How to File Divorce in Michigan

How to File Divorce in Michigan

Michigan has seen some tough times in recent years, with the population of Detroit steadily dropping from over 1.8 million after World War II to less than 700,000 now.  

All the economic turmoil that has come along with the exodus has put a strain on families, and if your marriage may be ending you need to familiarize yourself with the local divorce laws.

There are nonprofits like Michigan Legal Help that can help with the divorce process.  

Residency required

Before a Michigan court can grant a divorce, it must find that one of the spouses resided in Michigan for at least 180 days before filing the complaint.

The complaint must also be filed in the Michigan county where one spouse has lived for at least ten days in most situations.  

Grounds for divorce

Up until recent decades, a divorce would only be granted if one spouse committed some violation of the marriage.

Many states still have these grounds for divorce on the books, meaning a spouse could seek a divorce on the grounds that their spouse committed adultery or abuse. Michigan has completely abolished fault grounds, though.  

In Michigan, the only thing that can legally justify a divorce is an “allegation that there has been a breakdown of the marriage relationship to the extent that the object of matrimony have been destroyed and there remains no reasonable likelihood that the marriage can be preserved.”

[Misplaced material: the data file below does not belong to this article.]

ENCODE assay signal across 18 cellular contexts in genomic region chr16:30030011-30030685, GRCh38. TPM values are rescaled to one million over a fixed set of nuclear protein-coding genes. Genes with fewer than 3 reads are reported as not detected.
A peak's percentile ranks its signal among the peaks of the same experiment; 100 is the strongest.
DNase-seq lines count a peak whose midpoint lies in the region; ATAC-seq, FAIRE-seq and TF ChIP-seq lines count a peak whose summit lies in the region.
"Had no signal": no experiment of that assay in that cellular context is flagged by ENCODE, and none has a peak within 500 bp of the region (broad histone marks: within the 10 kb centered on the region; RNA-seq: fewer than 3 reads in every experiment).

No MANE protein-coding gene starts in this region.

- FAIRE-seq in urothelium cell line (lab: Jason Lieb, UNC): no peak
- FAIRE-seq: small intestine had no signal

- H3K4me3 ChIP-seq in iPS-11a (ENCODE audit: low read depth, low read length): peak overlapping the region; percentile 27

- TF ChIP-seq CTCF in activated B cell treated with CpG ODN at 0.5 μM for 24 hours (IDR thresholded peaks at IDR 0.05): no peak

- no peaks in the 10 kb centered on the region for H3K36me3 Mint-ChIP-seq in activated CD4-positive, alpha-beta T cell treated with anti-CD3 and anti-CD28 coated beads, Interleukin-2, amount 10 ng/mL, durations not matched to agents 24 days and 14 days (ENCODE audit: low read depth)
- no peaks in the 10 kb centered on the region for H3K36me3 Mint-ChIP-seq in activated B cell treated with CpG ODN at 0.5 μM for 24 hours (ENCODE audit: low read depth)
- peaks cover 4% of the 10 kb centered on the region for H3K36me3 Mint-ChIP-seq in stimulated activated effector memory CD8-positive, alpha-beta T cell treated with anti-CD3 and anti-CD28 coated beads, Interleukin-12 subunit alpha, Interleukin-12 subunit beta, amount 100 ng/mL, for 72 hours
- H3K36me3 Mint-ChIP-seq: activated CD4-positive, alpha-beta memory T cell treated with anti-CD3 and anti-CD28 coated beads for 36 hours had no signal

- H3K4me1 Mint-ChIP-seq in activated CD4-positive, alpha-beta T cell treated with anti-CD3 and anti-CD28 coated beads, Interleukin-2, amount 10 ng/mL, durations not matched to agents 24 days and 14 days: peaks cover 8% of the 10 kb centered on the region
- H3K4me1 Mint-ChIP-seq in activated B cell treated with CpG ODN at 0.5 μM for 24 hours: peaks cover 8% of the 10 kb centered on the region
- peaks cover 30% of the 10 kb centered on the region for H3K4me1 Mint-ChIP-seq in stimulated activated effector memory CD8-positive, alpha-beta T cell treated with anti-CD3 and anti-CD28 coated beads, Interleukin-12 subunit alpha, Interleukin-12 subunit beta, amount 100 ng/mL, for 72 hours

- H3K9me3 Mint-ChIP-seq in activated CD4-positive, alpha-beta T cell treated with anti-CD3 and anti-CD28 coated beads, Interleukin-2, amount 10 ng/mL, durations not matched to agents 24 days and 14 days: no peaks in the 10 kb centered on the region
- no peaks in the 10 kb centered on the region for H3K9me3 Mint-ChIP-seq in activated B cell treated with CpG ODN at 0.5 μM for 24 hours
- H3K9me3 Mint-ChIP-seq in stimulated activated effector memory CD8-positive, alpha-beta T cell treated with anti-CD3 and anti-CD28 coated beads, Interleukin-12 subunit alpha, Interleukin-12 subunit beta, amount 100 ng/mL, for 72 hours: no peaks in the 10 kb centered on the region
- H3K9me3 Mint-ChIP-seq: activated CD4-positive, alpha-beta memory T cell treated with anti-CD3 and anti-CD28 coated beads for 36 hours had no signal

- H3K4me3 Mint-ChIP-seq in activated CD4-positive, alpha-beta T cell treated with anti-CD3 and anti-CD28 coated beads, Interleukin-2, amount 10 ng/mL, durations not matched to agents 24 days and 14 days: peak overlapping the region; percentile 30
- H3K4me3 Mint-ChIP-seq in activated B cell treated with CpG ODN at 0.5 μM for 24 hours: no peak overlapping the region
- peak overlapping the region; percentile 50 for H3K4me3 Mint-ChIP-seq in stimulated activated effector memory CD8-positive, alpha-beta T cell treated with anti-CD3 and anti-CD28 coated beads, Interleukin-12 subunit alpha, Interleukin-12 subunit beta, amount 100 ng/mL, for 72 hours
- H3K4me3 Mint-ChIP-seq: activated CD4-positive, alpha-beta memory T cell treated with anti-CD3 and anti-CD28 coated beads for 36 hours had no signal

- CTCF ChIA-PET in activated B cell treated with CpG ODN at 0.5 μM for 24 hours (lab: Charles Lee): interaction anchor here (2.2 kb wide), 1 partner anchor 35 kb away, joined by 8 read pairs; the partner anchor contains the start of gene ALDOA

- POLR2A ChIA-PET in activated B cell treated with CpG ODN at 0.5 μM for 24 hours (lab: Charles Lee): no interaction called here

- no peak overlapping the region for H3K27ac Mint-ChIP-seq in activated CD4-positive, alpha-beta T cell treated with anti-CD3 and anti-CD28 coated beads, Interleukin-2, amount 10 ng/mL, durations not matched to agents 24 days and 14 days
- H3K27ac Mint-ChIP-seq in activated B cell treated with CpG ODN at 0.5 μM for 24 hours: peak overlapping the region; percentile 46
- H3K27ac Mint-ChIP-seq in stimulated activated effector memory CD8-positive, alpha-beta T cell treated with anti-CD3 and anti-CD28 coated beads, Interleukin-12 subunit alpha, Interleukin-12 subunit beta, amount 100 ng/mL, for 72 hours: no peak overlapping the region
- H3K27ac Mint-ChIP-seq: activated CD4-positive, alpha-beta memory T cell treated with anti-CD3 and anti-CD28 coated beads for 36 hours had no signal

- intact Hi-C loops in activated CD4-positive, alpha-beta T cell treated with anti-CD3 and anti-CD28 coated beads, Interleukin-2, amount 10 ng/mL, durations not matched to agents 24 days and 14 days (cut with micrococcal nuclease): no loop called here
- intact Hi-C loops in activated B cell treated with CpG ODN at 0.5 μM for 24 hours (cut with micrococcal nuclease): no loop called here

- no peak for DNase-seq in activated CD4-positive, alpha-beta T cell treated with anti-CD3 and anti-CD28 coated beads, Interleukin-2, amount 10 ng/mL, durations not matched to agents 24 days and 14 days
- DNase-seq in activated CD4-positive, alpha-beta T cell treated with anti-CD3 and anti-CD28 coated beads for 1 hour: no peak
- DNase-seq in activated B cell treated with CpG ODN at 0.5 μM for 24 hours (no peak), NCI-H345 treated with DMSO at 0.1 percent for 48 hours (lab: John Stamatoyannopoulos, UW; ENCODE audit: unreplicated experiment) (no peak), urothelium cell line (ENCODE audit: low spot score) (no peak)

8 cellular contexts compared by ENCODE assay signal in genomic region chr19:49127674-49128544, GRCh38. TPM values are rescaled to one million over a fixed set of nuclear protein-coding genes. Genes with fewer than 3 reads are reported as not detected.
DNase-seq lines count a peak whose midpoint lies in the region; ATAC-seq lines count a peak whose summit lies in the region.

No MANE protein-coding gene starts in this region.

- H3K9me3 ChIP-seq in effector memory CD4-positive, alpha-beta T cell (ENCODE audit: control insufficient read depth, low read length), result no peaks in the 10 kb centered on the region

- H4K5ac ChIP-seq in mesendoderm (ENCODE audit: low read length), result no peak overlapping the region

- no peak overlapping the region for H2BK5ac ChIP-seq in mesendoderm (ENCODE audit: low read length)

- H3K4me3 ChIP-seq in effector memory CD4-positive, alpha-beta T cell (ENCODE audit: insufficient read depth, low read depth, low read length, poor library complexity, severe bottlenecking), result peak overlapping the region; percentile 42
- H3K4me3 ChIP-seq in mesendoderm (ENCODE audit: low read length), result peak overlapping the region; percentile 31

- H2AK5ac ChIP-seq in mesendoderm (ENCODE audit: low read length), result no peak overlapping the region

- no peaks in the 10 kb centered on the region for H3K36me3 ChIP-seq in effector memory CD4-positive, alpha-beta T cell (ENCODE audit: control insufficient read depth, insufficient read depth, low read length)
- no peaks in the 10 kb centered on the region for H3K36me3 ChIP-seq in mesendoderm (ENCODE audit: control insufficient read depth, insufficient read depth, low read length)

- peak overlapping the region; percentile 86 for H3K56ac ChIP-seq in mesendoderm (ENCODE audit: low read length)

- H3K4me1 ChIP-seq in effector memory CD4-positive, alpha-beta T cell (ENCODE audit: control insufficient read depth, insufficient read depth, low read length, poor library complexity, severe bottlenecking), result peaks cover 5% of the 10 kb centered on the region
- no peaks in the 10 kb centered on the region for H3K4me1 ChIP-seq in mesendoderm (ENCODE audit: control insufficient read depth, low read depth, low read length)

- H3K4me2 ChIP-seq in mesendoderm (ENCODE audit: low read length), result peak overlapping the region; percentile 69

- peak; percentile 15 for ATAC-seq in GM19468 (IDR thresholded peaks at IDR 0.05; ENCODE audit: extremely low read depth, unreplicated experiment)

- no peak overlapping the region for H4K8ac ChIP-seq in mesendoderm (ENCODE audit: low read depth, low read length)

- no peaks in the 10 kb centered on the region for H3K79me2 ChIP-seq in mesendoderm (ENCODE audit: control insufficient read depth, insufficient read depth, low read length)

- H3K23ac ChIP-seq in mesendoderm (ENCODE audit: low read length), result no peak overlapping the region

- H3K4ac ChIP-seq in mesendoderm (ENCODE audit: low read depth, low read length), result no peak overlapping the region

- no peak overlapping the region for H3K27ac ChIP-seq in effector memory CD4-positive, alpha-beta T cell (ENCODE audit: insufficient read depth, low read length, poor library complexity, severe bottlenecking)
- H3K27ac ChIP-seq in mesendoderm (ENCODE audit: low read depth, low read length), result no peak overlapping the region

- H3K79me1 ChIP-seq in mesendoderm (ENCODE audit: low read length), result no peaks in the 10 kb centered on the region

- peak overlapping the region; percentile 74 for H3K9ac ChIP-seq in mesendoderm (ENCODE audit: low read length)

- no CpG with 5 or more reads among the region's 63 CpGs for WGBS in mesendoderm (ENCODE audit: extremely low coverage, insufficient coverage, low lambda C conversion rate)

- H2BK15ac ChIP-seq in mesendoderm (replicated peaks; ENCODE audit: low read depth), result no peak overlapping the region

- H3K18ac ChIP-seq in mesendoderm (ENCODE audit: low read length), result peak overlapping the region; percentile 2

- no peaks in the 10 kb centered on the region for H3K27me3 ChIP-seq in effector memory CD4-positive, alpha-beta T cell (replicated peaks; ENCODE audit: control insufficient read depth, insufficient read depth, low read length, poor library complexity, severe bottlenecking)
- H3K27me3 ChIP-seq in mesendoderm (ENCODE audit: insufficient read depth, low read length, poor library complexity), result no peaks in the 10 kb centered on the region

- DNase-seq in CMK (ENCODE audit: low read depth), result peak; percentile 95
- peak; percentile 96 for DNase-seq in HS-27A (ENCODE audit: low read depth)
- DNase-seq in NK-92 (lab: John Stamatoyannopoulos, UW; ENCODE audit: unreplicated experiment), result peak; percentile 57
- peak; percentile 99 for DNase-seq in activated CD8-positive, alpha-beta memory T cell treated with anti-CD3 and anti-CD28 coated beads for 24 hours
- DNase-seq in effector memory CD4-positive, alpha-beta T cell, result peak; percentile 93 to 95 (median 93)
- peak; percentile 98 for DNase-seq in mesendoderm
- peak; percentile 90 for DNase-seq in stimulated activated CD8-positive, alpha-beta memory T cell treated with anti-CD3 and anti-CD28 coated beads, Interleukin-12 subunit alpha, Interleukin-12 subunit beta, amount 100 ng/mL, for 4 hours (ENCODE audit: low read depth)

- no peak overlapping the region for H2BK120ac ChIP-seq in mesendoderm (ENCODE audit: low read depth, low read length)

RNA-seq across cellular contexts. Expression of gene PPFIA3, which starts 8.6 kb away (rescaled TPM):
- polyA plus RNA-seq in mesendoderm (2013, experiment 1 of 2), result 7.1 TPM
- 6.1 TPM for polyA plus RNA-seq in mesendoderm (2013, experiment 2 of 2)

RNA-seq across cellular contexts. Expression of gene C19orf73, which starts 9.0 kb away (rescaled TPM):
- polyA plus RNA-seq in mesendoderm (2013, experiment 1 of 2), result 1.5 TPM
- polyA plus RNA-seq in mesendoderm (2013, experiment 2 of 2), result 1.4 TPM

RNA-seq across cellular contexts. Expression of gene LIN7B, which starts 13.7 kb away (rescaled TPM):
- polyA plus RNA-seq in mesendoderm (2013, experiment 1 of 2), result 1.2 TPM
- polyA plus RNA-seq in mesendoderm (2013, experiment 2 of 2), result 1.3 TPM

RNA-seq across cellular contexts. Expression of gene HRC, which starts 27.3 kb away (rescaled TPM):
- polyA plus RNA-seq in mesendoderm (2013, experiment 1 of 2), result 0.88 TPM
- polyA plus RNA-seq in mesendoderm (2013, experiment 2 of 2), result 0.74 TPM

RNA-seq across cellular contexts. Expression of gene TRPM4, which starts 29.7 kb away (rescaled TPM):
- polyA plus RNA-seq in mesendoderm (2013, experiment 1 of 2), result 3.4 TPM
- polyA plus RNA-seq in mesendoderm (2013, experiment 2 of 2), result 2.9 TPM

In other words, one spouse is not supposed to run to court and bash the other spouse for being a bad husband or wife.  

In fact, the law actually says when you file for divorce you can only use the language in the law, you “shall make no other explanation” of why you are seeking a divorce.  You only tell the court that you want to break up because the marriage is not working.

The process is very straightforward

One spouse asks for a divorce in a “complaint” and then the other spouse must file an “answer.”  In reality, the court is virtually always going to grant the divorce even though technically the judge must hear evidence presented in open court and then determine the marriage is irretrievably broken.

The real disputes in divorce revolve around kids and money.

It is also worth noting that Michigan courts can issue an order for “separate maintenance,” which is essentially a legal separation where the court can resolve issues like custody and support without completely ending the marriage.  

This is often an interim step on the way to a full divorce.  

Resolving key disputes

When issuing a divorce, Michigan courts have almost completely free reign to make orders related to the care, custody, and support of a minor child.  

These are very painful and costly disputes to bring in front of a judge, and that is why parents often try to work it out among themselves or with a third party like their lawyer or a professional mediator.  

Courts also have to split up the property that a couple owns, and possibly require one spouse to support the other after the divorce.

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